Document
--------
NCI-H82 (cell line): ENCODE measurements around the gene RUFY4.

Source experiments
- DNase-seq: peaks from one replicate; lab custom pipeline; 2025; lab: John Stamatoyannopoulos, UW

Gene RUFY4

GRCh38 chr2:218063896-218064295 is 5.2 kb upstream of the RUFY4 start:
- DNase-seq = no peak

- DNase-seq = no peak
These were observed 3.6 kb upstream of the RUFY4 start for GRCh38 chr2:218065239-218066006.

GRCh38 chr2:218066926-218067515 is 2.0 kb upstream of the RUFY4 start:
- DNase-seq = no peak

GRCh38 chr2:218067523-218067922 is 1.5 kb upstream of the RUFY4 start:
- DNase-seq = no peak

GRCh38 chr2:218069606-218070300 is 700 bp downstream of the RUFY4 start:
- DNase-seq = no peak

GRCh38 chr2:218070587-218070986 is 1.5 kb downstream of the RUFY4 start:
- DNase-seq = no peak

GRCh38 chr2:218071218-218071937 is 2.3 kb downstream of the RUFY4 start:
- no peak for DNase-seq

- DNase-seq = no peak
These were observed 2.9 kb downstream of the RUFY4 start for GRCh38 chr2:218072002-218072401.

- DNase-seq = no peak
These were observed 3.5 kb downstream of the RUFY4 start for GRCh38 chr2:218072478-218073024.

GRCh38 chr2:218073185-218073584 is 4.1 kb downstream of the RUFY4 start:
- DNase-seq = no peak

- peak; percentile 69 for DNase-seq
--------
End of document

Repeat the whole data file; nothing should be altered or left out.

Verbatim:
NCI-H82 (cell line): ENCODE measurements around the gene RUFY4.

Source experiments
- DNase-seq: peaks from one replicate; lab custom pipeline; 2025; lab: John Stamatoyannopoulos, UW

Gene RUFY4

GRCh38 chr2:218063896-218064295 is 5.2 kb upstream of the RUFY4 start:
- DNase-seq = no peak

- DNase-seq = no peak
These were observed 3.6 kb upstream of the RUFY4 start for GRCh38 chr2:218065239-218066006.

GRCh38 chr2:218066926-218067515 is 2.0 kb upstream of the RUFY4 start:
- DNase-seq = no peak

GRCh38 chr2:218067523-218067922 is 1.5 kb upstream of the RUFY4 start:
- DNase-seq = no peak

GRCh38 chr2:218069606-218070300 is 700 bp downstream of the RUFY4 start:
- DNase-seq = no peak

GRCh38 chr2:218070587-218070986 is 1.5 kb downstream of the RUFY4 start:
- DNase-seq = no peak

GRCh38 chr2:218071218-218071937 is 2.3 kb downstream of the RUFY4 start:
- no peak for DNase-seq

- DNase-seq = no peak
These were observed 2.9 kb downstream of the RUFY4 start for GRCh38 chr2:218072002-218072401.

- DNase-seq = no peak
These were observed 3.5 kb downstream of the RUFY4 start for GRCh38 chr2:218072478-218073024.

GRCh38 chr2:218073185-218073584 is 4.1 kb downstream of the RUFY4 start:
- DNase-seq = no peak

- peak; percentile 69 for DNase-seq